This needs to be a ten hour YouTube video loop May 13, 2017 9:02 AM   Subscribe

In which a community website moderator and artist of some repute cleans up a stencil -based work and OH GOD THIS IS SO SATISFYING. Recent works by the same artist include fractal images, cubes, and more peeling.
posted by Wordshore to MetaFilter-Related at 9:02 AM (22 comments total) 12 users marked this as a favorite

I like how, with the kinda flexing of the canvas, it could almost be a late-1970s special effect for like, a dimensional portal in a kids' tv show about mathtronauts.
posted by LobsterMitten (staff) at 9:11 AM on May 13, 2017 [6 favorites]

I'm confused what is going on in the video. Is he dripping the paint onto the canvas somehow? How is it humanly possible to get straight lines?
posted by AFABulous at 9:38 AM on May 13, 2017

I watched the video several times and I remain confused also.

The peeling pic makes me happy. Also that red with that blue, yum. Masking tape's great, you slap paint on with careless abandon, then peel and presto, all is neat and precise.
posted by valetta at 9:42 AM on May 13, 2017

I think he's using a tape stencil, then painting over it, then the video is him peeling up the tape.
posted by LobsterMitten (staff) at 9:50 AM on May 13, 2017 [2 favorites]

Heya! I've been really enjoying doing all this painting lately, and, yeah, that stencil-pulling video seems to have sorta hit the spot for people since I posted it yesterday. I'm working on a proper site for my art stuff but I should just sit down and do a new blog post on my recent work and processes at some point, stick it on Projects.

Is he dripping the paint onto the canvas somehow? How is it humanly possible to get straight lines?

So, here's what's going on in that video: I've already laid an adhesive vinyl stencil down, and then used a stencil brush to apply oil paint to the whole canvas, mixing a string of six or seven shades of color from a dark orange, a midtone orange, and a yellow, moving outward in concentric rings with each shade and doing a bit of mixing on the canvas to blend 'em. Then, at the start of the video, I've already used a knife to pry up the end of the vinyl, and it's me pulling upward on that to remove it cleanly from the canvas surface and leave my lines nice and clean.

So what you're seeing is the vinyl coming off and leaving the final painting, a circular orange gradient in the negative space of that spiral, behind.

The actual stencil is cut with a machine; I bought a Cricut Explore Air 2 late last year for art stuff, and it's essentially a pen plotter except with a knife. Great little machine. Lousy software but you can work around it.

So the process before the video here involves designing a vector graphics file (I'm using Inkscape because it's free and it works and I didn't have any previous vector graphics tools or experience), importing that into the Cricut's design software, nudging a couple things to get it to the right scale and placement for cutting, and then letting the machine do the precise work of cutting into a 12"x12" sheet of adhesive-backed vinyl, the stuff you'd use for stickers/decals.

The machine does the cut (this one is one long, glorious, back-and-forth looping cut where the machine never has to pick up the blade, which I love just for its own sake), and then I use a knife and a lot of careful two-handed fiddling to pick off the positive space parts of the design from the vinyl's backing, avoiding letting the scrap vinyl stick to the stuff I want to keep so I don't screw things up accidentally.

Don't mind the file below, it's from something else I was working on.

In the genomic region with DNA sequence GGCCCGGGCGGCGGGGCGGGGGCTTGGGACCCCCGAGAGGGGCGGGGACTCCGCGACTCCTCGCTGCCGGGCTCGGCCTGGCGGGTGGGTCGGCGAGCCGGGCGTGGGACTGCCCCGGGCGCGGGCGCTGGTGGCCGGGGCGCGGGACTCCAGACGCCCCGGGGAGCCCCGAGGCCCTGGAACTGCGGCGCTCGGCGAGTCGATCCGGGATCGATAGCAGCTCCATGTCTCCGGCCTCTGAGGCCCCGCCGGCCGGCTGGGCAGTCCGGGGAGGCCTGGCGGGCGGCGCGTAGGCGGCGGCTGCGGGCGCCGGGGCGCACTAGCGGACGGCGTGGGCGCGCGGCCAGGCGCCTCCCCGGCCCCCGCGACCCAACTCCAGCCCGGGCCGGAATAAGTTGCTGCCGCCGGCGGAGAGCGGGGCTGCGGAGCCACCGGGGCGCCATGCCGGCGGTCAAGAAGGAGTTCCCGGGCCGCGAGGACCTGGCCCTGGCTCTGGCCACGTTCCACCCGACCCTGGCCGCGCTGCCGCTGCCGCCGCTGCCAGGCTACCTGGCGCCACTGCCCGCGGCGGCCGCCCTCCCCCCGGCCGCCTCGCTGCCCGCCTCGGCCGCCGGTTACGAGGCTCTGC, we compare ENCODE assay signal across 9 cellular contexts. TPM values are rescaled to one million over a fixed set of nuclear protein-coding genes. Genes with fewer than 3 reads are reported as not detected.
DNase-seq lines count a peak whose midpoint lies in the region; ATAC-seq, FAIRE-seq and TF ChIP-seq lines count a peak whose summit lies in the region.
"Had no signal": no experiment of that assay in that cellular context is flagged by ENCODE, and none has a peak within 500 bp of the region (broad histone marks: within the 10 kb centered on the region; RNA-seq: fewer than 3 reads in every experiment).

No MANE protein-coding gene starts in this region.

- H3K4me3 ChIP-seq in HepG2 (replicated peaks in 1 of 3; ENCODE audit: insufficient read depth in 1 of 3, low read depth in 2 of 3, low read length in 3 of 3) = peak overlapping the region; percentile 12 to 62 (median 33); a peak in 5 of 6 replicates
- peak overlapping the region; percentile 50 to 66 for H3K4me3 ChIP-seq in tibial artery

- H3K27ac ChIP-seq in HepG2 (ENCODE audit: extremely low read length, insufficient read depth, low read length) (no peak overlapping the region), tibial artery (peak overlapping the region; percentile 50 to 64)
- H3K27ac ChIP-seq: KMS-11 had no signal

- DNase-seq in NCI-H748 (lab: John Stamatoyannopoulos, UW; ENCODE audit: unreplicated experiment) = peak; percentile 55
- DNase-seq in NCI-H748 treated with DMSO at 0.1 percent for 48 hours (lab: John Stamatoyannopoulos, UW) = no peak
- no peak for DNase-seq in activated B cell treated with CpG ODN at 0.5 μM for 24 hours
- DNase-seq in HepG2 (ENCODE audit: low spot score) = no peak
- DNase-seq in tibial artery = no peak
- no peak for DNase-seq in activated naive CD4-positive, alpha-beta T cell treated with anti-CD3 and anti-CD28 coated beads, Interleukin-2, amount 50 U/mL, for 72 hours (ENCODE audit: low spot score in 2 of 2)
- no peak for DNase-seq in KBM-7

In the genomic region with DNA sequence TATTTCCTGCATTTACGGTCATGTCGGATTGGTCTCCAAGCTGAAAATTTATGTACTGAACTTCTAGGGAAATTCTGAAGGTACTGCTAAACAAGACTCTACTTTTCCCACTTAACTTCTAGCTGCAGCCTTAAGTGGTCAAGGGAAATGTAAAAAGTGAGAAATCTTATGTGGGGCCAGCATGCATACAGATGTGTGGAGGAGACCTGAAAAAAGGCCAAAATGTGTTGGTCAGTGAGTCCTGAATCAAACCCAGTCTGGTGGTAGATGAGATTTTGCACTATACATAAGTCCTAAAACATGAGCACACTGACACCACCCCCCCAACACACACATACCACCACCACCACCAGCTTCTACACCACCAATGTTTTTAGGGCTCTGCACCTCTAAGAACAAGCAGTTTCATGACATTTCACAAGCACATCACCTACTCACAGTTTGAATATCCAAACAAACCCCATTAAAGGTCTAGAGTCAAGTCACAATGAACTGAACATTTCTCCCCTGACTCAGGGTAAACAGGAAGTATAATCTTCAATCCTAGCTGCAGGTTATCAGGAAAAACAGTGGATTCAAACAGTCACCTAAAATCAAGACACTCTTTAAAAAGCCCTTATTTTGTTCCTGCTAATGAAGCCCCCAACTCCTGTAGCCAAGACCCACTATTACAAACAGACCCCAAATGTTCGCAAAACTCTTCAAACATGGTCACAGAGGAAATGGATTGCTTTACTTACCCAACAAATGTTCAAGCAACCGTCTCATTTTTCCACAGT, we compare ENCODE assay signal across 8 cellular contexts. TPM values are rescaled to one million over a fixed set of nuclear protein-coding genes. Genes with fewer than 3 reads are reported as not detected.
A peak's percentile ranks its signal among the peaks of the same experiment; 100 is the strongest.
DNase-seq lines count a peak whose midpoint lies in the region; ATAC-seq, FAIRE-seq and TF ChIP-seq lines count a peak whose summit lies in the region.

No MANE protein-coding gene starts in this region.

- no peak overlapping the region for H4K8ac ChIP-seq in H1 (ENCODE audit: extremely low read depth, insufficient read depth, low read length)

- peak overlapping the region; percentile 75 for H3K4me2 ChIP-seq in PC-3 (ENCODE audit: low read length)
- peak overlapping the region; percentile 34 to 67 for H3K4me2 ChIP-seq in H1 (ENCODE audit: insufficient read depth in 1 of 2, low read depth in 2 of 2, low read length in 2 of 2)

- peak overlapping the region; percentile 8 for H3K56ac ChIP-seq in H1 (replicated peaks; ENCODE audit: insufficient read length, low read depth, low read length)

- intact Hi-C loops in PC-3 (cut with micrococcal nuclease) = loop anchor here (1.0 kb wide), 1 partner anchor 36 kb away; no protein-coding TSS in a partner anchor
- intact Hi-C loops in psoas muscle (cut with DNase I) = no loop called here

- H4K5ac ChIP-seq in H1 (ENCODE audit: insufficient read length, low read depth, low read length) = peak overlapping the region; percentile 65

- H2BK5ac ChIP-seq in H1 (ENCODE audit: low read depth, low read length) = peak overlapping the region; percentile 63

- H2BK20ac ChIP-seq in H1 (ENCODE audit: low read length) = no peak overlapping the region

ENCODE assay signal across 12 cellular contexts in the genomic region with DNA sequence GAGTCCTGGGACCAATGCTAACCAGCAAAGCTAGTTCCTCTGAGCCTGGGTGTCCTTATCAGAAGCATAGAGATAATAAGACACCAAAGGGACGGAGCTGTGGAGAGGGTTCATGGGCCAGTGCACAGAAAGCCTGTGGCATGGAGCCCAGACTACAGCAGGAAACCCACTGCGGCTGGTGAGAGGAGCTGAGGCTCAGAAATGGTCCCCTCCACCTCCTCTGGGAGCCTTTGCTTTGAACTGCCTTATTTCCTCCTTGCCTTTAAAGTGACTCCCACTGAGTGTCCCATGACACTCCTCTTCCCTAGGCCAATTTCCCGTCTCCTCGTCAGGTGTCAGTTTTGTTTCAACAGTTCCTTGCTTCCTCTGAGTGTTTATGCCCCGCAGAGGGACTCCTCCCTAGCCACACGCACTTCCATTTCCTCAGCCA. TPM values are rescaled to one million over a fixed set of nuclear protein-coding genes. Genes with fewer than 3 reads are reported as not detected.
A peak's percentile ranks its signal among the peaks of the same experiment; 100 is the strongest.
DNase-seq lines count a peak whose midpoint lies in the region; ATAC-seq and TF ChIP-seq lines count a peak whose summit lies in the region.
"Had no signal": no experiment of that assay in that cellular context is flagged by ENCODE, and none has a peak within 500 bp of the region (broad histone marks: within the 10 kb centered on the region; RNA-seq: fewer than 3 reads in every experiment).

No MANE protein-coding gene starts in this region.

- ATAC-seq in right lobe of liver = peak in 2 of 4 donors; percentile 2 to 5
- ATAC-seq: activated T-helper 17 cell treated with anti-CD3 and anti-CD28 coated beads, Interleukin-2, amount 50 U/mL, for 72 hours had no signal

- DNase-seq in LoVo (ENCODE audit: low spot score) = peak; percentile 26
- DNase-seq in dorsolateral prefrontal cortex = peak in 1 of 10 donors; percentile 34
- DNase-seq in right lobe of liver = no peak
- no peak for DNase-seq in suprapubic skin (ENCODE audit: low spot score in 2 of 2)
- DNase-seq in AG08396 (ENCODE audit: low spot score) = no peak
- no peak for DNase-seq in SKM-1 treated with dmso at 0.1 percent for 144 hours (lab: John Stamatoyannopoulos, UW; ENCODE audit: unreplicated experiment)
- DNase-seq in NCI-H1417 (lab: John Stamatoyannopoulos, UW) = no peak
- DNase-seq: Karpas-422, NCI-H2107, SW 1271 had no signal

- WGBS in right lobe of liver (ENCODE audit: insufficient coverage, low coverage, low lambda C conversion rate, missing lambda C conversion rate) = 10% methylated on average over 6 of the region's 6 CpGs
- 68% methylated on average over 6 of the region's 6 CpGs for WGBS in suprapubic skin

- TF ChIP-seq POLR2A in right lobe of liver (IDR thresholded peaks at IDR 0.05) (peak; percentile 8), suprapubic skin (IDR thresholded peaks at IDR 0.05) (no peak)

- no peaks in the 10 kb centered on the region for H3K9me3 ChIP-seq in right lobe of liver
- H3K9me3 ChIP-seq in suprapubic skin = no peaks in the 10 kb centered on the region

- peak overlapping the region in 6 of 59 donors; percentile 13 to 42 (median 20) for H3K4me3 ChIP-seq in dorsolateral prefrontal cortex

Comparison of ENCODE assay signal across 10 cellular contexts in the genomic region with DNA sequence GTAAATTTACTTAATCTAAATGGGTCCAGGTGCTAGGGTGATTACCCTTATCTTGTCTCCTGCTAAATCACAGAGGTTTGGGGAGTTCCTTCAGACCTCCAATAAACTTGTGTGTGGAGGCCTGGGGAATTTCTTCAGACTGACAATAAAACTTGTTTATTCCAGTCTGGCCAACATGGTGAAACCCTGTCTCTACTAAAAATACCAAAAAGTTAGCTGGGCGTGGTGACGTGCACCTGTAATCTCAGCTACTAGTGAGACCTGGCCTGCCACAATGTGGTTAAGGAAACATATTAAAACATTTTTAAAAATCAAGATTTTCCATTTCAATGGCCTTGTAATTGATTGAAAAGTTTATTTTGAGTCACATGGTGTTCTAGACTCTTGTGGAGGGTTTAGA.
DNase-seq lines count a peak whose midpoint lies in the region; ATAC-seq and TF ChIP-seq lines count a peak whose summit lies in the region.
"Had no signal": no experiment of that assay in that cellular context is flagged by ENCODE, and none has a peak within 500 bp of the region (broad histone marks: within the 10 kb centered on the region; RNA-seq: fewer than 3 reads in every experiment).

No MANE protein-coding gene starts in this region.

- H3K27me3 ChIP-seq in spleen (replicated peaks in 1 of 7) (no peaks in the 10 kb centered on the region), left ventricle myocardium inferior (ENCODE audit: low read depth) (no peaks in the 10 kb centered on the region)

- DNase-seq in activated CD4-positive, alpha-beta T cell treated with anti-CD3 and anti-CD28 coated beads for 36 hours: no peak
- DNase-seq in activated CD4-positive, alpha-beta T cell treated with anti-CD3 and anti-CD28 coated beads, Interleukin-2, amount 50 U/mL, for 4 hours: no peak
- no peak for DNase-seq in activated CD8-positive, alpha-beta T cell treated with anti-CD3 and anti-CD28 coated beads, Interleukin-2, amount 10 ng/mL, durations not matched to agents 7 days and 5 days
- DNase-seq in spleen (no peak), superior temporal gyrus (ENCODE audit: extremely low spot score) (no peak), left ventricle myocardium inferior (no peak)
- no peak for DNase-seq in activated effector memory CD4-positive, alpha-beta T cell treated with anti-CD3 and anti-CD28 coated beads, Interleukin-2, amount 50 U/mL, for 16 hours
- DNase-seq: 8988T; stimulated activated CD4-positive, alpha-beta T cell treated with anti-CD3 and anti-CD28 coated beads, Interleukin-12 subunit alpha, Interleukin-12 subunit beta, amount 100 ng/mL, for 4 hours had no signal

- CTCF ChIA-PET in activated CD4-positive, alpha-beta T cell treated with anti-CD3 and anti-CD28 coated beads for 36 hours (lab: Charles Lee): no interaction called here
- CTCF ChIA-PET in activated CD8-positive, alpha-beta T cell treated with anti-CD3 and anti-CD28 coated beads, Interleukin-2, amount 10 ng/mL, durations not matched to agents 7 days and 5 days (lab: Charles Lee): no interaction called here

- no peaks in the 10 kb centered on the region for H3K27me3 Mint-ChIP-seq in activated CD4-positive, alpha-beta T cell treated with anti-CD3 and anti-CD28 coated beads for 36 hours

Then I need to transfer the remaining vinyl stencil pattern to my canvas. Vinyl is flimsy and self-destructive so you basically have to lay some sort of transfer material over it and use that to transfer it the actual canvas; the transfer material is something adhesive that keeps the stencil all in relative place, and then you peel the transfer material off the stencil while leaving the stencil itself adhering to the canvas. (I have not yet found a transfer material I'm happy with; everything I've tried has too much adhesion and makes it hard to get the stencil, adhesive though it is, to stick to the canvas rather than trying to pull up with the transfer material. It's stressful and fiddly and every once in a while I just destroy a stencil and have to start over. I need to find something lower tack to work with for my own sanity.)

Once the stencil is in place, I paint and then pull the stencil off. This one was gloriously, satisfyingly easy to remove; usually my patterns are more interwoven and so require a ton of fiddly, careful work piecewise to get all the vinyl off without letting any of it slap back down on the painting and either smudge the wet paint or scrape/splat the wet paint on its backside onto areas of bare canvas.
posted by cortex (staff) at 9:57 AM on May 13, 2017 [13 favorites]

So this is the final painting, and all of that white space is where the stencil was; everything with color was the bare canvas not covered by it. The video is of that final step, all the actual work having been done. All I had to do at that point was just not pull too fast or recklessly and tear the vinyl; it'd have fallen down on the painting and left a bunch of fuckin' mess if I had.

Usually I work with the canvas clamped on the big ol' easel I built earlier this year, which reduces the stencil collapse danger in this stage, but right now I've got a big wet painting sitting on that and I wasn't overly concerned about pulling this stencil since it was likely to be so well-behaved.
posted by cortex (staff) at 10:01 AM on May 13, 2017 [9 favorites]

Watching this video play in Instagram with the sound up was very satisfying to me. My cat did not agree.
posted by MCMikeNamara at 10:16 AM on May 13, 2017

OK thanks for the process explanation! Now I want to know - how long do I have to stare into it before I see God?
posted by AFABulous at 10:30 AM on May 13, 2017 [2 favorites]

Thanks for the explanation cortex, now I can relax and enjoy the vicarious peeling.
posted by valetta at 10:30 AM on May 13, 2017

Is there a reason you remove the stencil while the paint is still wet? Actually when I think about it it's bc the oil paint cures into a polymer that will prevent the clean lift of the stencil, never mind. I work in watercolor which does not have this problem though it has its own frustrations.
posted by KathrynT at 10:54 AM on May 13, 2017

Yep, I want to get it off before a film forms that might tear. Which with oil paints is a matter of hours-to-days, but no reason not to just take care of it immediately is my feeling.

I started in on oils last year basically on a whim and have really taken to it as a medium, more than I expected; I'm starting to mess around with acrylics a little bit and they are in some ways a better fit for some of the things I'm trying to do, but their upside that they dry tremendously quickly compared to oils is also a real challenge for that reason. Getting the paint on and the stencil off before the whole thing turned into a contiguous sheet of plastic would be difficult.
posted by cortex (staff) at 11:06 AM on May 13, 2017 [2 favorites]